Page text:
I find it paralyzing to make decisions. I do! Frustrated by having to decide what to eat for lunch every day at work, I once declared an entire year of "Salad Mondays" to limit the overwhelming lunch time decision to the other four days of the workweek. The next year, I boldly declared that I was on hiatus from making ANY decisions. I'm sure you can guess how long that lasted!
I'm not just talking about little decisions, either. I've been indecisive about some pretty big things in the past. I owe my commitment to Ithaca College as an undergrad to the fact that I didn't have to decide on a major until the end of my sophomore year. (Seriously, check out their Exploratory Progam
if you or someone in your sphere of influence is thinking about a 4 year degree.) After commencement, with a shiny new B.A. in Sociology, I ventured to a new city with only the prospect of a 2 month summer gig as a day camp counselor lined up.
The decision to not pursue a Masters of Social Work at that point came easily, but that was about the only decisive moment of early post graduate years. The 1990s were filled with a string of jobs: camp counselor, day care teacher, parks and recreation assistant, server, bartender, caterer, and customer service representative. Individaully, not one of these roles seemed to be directly related to my degree. I would argue that, collectively, they all involve and understanding of human relationships, and isn't that the very definition of Sociology?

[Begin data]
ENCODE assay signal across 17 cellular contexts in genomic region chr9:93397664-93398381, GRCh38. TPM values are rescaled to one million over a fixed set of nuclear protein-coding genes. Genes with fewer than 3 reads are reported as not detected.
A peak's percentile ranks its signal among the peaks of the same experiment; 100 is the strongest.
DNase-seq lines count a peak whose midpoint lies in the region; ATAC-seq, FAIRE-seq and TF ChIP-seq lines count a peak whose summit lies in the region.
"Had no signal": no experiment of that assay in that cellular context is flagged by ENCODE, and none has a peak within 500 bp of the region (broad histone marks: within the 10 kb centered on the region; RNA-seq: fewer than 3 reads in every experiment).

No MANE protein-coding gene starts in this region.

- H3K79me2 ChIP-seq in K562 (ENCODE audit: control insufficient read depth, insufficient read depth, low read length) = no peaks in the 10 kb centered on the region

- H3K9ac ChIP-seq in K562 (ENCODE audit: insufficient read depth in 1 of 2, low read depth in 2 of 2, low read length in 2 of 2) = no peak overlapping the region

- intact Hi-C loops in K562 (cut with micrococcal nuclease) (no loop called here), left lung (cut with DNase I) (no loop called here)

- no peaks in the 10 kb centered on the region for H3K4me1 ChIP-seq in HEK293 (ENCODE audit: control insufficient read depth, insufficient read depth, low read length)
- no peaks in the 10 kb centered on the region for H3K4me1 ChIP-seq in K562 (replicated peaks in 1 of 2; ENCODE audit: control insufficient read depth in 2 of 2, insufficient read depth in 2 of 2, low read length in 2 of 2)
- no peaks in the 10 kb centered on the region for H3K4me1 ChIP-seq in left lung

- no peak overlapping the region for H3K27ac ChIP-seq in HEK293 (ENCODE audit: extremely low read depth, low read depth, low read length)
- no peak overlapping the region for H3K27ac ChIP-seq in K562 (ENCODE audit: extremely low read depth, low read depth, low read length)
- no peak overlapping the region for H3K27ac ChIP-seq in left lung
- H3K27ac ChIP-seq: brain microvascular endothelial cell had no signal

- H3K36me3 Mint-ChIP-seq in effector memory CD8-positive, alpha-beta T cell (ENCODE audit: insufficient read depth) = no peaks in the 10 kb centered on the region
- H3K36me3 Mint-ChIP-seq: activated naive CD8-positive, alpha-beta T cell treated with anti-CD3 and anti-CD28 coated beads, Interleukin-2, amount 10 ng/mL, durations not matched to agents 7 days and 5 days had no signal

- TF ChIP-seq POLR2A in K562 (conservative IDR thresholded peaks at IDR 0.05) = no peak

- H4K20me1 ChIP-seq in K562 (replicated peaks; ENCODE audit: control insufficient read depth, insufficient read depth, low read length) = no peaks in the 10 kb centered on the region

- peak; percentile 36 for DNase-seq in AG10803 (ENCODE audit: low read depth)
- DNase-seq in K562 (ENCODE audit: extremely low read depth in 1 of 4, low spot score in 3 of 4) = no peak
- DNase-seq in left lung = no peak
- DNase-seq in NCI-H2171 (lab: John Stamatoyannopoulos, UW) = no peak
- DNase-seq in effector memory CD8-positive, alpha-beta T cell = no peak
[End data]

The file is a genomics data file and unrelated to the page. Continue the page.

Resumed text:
And then I stumbled into hospitality, the hotel industry, to be precise (that's a fantastic story for another day!) I did not decide to choose the hotel life, it chose ME. For the past 22 years I have met thousands of hotel guests. And I have trained and mentored and folded countless towels along side of hundreds of amazing hotel team members. It's been a heck of a journey, where my understanding of human relationships is tested every day!
As an exploratory student back at IC, had I been able to look into a crystal ball to see the hugely rich and rewarding hospitality career awaiting me, I might have decided to enroll in some exchange courses at neighboring Cornell University's acclaimed hospitality school. Missed opportunity? Perhaps. But I've enjoyed this richly rewarding occupation despite those moments of indecision along the way.
Listen, if you struggle with indecision, you know it can feel paralyzing. (I've already admitted to you that I stress out about lunch on the daily.) But making decisions is unavoidable, despite any bold declarations you make otherwise. The path you are on is forged by a beautiful combination of good and bad decisions. Don't stress over the little ones (just eat the salad every Monday), and try not to stress about the big ones (find an exploratory program).
PRO TIP: Recognize that you navigate this life by making good and bad decisions. Trust yourself, be decisive, and enjoy the journey!
(If you've had an inexplicable earworm since you read the title of this post, my apologies! If you have no idea what I'm talking about, might I recommend you give a listen to Boston's "Peace of Mind.")